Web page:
Kac's contribution to "Paradise Now" is titled "Genesis" (1999). It inhabits a dark enclosure in the gallery in which, painted on a wall, is the sentence, "Let man have dominion over the fish of the sea, and over the fowl of the air, and over every living thing that moves upon the earth." Kac translated the sentence from the biblical book of Genesis into Morse Code and converted the Morse Code into DNA base pairs according to a conversion principle he developed for this work. Kac then synthesized a gene conforming to the Genesis-derived code and incorporated it into bacteria along with some fluorescent DNA that is displayed in a petri dish under ultraviolet light. While the Tang installation displays a looped videotape projection of the bacteria, in previous mountings of "Genesis," participants were able to interact with the bacteria, causing biological mutations in it, and thereby changing the biblical sentence. In the Tang show, the petri dish of bacteria is replaced by a tiny glass bottle of fluorescing wh ite powder next to a piece of fibrous, twisting gold (referencing alchemy, I suppose). While this work suffers a bit from its alternative presentation or, more properly, demonstrates the mutability of biologically-generated and interactively-conceived projects, it does provocatively consider the productive and critical transactional relation of art and genetic engineering.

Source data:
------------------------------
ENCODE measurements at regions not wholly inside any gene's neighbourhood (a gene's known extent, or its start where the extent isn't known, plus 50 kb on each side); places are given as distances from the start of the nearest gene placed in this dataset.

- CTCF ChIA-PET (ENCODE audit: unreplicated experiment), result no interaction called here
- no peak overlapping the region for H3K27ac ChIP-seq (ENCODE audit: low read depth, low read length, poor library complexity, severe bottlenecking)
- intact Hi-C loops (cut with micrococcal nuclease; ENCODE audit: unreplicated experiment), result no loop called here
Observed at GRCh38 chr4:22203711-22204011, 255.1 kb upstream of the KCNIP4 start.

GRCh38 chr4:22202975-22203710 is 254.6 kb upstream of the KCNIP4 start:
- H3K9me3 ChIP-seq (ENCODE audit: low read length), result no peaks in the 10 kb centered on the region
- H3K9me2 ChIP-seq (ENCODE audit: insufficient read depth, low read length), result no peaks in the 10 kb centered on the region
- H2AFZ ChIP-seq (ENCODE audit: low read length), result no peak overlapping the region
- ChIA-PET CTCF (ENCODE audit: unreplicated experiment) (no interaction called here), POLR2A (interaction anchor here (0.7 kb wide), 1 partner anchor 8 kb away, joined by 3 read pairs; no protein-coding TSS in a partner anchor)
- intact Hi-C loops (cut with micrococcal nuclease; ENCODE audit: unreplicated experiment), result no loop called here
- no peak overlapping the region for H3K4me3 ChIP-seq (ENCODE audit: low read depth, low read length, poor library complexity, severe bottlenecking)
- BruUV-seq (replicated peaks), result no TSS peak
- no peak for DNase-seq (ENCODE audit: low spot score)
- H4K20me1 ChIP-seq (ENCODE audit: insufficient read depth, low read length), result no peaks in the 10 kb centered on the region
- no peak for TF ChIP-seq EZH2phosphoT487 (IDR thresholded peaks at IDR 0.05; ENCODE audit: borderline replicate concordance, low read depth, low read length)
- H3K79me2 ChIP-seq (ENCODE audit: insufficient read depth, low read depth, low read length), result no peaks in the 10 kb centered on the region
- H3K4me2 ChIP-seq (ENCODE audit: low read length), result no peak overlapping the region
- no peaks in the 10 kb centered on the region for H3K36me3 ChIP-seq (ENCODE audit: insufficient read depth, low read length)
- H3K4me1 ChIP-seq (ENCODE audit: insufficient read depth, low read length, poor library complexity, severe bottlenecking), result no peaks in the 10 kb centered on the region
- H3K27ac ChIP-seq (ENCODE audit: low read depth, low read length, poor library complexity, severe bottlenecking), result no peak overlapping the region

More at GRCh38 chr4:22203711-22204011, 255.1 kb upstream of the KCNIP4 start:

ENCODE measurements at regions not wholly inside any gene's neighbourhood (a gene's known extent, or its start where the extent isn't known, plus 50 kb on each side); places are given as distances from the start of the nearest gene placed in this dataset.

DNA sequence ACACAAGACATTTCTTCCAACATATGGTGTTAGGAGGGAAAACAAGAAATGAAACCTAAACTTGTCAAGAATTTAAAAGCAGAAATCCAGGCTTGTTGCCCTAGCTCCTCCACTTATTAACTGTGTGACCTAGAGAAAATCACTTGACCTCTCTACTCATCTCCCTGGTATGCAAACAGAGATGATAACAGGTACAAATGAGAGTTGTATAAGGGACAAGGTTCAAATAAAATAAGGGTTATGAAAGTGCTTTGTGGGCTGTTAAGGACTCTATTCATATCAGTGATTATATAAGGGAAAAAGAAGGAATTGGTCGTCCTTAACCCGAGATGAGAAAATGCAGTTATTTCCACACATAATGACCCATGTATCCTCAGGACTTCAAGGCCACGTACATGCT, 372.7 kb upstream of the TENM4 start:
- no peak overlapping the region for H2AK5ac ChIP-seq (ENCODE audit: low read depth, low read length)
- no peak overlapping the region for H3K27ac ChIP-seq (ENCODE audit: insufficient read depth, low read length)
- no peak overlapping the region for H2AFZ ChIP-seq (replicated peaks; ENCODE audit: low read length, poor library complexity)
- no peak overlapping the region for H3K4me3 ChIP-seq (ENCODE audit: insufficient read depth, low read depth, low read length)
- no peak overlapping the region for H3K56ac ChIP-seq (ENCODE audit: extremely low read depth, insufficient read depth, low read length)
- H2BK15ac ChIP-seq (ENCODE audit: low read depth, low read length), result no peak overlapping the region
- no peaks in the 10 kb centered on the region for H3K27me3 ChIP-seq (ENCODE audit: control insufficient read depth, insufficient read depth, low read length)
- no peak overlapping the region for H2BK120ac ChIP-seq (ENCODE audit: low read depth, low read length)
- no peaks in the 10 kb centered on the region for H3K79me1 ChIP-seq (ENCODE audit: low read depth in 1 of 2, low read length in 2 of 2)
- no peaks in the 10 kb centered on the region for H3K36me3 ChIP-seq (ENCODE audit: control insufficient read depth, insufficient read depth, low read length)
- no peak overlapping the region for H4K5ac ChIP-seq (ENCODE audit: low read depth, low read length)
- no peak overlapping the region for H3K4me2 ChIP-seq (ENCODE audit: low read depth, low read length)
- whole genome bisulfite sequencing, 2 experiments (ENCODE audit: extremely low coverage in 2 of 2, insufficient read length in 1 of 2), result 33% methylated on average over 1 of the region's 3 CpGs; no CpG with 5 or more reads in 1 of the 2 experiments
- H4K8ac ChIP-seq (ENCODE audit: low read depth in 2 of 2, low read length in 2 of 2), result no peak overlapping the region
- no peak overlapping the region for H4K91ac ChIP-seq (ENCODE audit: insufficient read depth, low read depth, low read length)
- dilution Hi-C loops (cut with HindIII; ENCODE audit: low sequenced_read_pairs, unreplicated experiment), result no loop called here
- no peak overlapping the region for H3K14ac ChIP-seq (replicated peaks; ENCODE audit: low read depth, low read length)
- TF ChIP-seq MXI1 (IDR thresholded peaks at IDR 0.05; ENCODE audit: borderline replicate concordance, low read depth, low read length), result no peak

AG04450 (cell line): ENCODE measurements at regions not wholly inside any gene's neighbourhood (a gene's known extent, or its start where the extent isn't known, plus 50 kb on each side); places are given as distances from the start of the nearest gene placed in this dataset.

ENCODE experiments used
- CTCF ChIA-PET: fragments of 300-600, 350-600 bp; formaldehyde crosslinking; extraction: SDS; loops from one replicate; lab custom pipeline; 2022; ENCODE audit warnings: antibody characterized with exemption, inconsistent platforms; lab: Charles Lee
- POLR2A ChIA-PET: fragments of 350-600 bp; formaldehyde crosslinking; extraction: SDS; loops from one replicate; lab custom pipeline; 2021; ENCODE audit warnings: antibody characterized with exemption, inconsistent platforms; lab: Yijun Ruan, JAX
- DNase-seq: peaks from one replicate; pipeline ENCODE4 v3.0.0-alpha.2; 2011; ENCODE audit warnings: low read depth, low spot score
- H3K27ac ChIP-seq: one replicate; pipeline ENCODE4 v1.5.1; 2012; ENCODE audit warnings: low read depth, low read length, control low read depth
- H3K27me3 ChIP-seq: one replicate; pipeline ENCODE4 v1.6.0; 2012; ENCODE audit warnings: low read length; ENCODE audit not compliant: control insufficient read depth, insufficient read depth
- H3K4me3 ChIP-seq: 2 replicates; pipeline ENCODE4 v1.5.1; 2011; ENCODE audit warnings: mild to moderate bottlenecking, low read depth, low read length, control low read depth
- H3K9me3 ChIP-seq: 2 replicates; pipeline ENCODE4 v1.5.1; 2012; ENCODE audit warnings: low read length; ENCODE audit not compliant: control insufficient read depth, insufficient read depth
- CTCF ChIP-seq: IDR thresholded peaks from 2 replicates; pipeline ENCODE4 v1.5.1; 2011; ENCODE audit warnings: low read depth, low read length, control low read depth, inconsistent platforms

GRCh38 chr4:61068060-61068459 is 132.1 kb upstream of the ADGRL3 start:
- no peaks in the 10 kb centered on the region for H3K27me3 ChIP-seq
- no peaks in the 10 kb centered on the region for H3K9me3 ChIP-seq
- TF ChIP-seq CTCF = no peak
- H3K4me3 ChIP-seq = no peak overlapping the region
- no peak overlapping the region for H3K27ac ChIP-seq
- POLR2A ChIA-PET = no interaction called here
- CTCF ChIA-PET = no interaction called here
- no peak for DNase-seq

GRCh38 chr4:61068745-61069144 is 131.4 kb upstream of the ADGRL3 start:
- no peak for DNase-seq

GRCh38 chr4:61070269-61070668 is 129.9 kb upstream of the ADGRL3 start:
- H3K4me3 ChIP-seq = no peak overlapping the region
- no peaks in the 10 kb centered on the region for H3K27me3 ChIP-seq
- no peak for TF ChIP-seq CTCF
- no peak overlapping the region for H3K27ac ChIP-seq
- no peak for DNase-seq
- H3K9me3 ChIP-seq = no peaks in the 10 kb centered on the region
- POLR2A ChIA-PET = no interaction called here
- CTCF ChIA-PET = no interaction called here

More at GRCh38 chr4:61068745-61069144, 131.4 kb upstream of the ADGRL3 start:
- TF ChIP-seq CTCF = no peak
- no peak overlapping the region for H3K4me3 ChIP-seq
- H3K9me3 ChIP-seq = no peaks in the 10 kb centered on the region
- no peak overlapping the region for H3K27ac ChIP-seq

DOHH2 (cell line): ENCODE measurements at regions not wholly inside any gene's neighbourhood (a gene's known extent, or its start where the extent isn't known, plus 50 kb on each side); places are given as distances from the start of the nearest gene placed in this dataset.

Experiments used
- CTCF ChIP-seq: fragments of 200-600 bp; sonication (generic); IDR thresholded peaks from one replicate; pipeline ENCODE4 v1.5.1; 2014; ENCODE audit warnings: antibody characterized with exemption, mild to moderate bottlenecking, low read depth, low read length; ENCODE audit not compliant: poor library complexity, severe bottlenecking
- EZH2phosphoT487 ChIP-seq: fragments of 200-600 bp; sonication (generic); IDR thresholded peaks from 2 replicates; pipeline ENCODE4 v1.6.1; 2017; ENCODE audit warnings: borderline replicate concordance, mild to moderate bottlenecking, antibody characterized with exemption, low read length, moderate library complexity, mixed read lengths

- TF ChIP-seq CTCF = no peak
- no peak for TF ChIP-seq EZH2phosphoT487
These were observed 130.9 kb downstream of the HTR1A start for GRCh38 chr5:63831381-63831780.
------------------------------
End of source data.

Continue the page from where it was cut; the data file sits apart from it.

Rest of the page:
Similarly provocative, technically precocious, and perhaps more poignantly executed is the work of Heather Ackroyd and Dan Harvey who, like Kac, reanimate the way living organisms and art might commingle in the age of biological control. Their collaboration with scientists at IGER (Institute of Grassland and Environmental Research) in Wales enabled the artists to further investigate the photosensitive properties of grass and the possibilities for expressing an image through this biological material. Again, engaging molecular biology to deal with the ephemeral and changing nature of an organic medium, the scientists at IGER were able to genetically alter the behavior of grass so that it ceases to lose its green pigment, even under stress. What their collaborative experiment yields (exhibited in the Tang show) is a haunting, textured image of a woman and child in shades of green and brown, grown vertically on trimmed, thinly seeded grass that, the wall text tells us, will still eventually and irreversibly fade over time. Unlike many critics of genetic engineering who prognosticate a world where only perfection will be tolerated and individuality extinct, Ackroyd and Harvey's work admits to its own flawed and in-progress science. And, more interestingly, even in its imperfection, the possibility for something surprisingly new and transformative emerges. (10) Perhaps what the "Paradise Now" show finally demonstrates is that the defining gesture of the post-evolutionary artist is not to question the relation between art and life, but to de-activate that boundary altogether, so that life might fully be appreciated as a mutable work of art in progress.